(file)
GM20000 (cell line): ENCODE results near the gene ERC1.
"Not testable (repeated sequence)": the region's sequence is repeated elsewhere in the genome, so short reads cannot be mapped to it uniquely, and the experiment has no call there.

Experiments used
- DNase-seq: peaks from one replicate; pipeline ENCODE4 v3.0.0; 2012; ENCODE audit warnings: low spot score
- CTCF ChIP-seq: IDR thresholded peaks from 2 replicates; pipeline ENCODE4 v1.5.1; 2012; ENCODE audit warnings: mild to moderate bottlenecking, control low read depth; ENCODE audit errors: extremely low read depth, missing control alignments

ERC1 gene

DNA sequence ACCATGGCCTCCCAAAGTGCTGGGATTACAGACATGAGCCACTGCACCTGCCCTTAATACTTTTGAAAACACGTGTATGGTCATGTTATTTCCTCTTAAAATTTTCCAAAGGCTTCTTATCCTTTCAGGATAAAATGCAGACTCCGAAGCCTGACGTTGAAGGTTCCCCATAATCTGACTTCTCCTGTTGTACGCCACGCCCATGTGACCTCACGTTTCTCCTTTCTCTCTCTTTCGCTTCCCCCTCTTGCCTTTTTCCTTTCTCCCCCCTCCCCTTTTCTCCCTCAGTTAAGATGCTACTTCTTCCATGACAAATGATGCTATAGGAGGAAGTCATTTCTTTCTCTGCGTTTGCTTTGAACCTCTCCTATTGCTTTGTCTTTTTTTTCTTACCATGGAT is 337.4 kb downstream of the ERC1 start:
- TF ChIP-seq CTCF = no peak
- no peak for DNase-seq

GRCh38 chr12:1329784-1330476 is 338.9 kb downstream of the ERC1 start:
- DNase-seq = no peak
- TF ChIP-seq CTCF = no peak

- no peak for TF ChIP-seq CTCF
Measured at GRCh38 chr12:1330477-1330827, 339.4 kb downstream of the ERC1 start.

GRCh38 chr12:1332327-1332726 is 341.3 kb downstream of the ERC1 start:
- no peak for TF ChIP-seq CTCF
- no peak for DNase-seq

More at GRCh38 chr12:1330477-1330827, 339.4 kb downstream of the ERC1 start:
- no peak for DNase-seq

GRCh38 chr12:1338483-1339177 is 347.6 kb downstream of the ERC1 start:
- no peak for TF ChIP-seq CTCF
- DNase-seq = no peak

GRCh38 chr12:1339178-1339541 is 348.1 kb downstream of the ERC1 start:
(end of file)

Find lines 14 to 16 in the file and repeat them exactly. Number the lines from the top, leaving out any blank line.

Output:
Measured at GRCh38 chr12:1330477-1330827, 339.4 kb downstream of the ERC1 start.

GRCh38 chr12:1332327-1332726 is 341.3 kb downstream of the ERC1 start:
- no peak for TF ChIP-seq CTCF